DUDLEY.  H.M.S. Kelvin, a K-class Destroyer, number G-23. Launched in 1939, and adopted in Nov 1941, she saw service in the Atlantic-Mediterranean-Malta Convoys-Normandy ( Sword Beach ) -Aegean. The Ship was involved in at least two successful Submarine actions. Taken from the reserve, she was broken up in 1949. ( see also, Wartime Memories in the Topics Forum.)

 HALESOWEN. H.M.S. Achates, an A-class Destroyer, launched in 1938, with the number H-12. It was adopted in Nov 1940, and was part of the screening force in the hunt for the Bismark, in company with H.M.S. Hood. While back on her patrol duties, she hit one of the British mines laid off Iceland, which caused the loss of 63 lives with a further 25 injured. The entire bow section was blown off, and only some excellent seamanship, prevented a total loss. In 1942, she was on escort duties with the convoy JW-51B, when the German ships, Scharnhorst and Hipper, put to sea. In the ensuing fight, while laying a smokescreen, she was hit by gunfire from Hipper. Badly damaged by the 11 inch shells, she carried on, but was hit again and sank in the Barents Sea. 113 of her crew were lost in the action. As a replacement, the town then adopted, H.M.S.Contest. This Ship was not fully commissioned until 1946, and therefore took no part in hostilies. She was scrapped in 1960. The picture shows her sister ship, Cossack.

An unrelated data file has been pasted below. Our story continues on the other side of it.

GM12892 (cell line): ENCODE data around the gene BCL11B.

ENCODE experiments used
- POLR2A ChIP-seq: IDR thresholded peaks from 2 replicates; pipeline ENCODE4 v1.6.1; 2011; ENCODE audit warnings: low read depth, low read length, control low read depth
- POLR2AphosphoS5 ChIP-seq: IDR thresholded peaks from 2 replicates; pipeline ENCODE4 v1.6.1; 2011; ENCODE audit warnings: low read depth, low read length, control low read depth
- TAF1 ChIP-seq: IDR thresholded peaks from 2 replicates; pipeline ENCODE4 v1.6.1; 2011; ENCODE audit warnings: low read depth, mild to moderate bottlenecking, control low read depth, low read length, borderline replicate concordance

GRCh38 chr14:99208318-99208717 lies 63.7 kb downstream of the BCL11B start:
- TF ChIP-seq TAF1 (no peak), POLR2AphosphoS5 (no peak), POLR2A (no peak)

OLDBURY. H.M.S. Griffin, a G-class Destroyer, launched in 1935, and with the number H-31. She was adopted in Mar 1942, having already seen service off Norway. She was sent to the Mediterranean where she served at Crete-Greece-Libya-Malta Convoys. Together with other ships, in March 1941,she took part in the sinking of two Italian Destroyers, Vittoria Alfrieri, and Giosure Carducci. ( see also Wartime Memories, in the Topic Forums.) She was on escort and screening duties, when H.M.S Barham was torpedoed by U331. The Battleship sank in 5 minutes with the loss of 862 lives. In 1943, she was transferred to the Canadian Navy, with a new name, H.M.C.S Ottawa, where she was part of a group that sank 3 Submarines, U678, U621, and U984.The Town kept the assocciation with her, and followed her progress to the end of the War. The Ship was scrapped in 1946.